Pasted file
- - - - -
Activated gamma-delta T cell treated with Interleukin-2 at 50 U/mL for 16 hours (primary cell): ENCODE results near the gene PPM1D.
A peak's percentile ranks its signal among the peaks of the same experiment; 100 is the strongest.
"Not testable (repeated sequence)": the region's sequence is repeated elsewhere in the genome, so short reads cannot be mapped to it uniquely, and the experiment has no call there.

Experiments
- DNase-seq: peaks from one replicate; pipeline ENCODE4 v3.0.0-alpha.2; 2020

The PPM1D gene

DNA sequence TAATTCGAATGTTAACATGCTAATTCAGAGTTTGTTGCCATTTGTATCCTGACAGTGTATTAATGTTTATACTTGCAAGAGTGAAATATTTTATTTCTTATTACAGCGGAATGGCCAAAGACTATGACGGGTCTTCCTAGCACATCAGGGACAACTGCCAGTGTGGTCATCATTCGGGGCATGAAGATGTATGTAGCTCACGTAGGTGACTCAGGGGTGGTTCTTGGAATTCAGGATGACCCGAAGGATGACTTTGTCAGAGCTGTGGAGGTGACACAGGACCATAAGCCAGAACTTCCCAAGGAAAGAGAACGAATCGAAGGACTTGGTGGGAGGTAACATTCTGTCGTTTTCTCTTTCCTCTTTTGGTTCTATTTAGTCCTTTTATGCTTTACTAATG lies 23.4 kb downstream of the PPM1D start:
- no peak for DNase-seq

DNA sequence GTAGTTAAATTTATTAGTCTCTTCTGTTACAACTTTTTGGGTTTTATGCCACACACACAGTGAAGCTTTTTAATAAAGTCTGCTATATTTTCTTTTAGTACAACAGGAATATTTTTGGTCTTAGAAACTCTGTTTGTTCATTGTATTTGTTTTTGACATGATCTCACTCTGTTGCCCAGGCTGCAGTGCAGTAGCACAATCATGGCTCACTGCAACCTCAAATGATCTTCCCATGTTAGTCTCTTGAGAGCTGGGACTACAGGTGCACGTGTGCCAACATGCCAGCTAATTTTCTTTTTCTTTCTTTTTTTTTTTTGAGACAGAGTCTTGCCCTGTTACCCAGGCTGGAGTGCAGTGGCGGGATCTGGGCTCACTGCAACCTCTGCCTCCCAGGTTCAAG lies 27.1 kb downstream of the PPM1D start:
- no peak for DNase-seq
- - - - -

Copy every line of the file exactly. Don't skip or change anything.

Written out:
Activated gamma-delta T cell treated with Interleukin-2 at 50 U/mL for 16 hours (primary cell): ENCODE results near the gene PPM1D.
A peak's percentile ranks its signal among the peaks of the same experiment; 100 is the strongest.
"Not testable (repeated sequence)": the region's sequence is repeated elsewhere in the genome, so short reads cannot be mapped to it uniquely, and the experiment has no call there.

Experiments
- DNase-seq: peaks from one replicate; pipeline ENCODE4 v3.0.0-alpha.2; 2020

The PPM1D gene

DNA sequence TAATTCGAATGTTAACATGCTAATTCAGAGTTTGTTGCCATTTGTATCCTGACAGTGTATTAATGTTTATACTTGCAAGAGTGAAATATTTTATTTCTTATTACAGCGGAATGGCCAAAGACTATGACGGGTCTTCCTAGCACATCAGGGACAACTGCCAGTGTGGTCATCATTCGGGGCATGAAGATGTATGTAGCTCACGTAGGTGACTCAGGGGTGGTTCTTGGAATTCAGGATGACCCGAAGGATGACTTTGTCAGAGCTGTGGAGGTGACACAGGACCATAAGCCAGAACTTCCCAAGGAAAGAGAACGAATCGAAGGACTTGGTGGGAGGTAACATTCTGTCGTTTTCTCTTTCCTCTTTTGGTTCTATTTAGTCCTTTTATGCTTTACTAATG lies 23.4 kb downstream of the PPM1D start:
- no peak for DNase-seq

DNA sequence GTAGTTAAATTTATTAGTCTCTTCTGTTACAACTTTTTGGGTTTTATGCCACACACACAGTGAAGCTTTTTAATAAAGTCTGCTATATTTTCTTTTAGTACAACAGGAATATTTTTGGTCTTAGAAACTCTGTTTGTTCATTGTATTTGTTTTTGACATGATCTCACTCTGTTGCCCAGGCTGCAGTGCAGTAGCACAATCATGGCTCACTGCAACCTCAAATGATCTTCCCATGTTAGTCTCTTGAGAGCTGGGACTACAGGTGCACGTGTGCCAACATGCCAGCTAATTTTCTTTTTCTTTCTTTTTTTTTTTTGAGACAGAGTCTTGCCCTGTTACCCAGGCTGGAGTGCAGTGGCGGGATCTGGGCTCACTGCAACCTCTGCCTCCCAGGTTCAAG lies 27.1 kb downstream of the PPM1D start:
- no peak for DNase-seq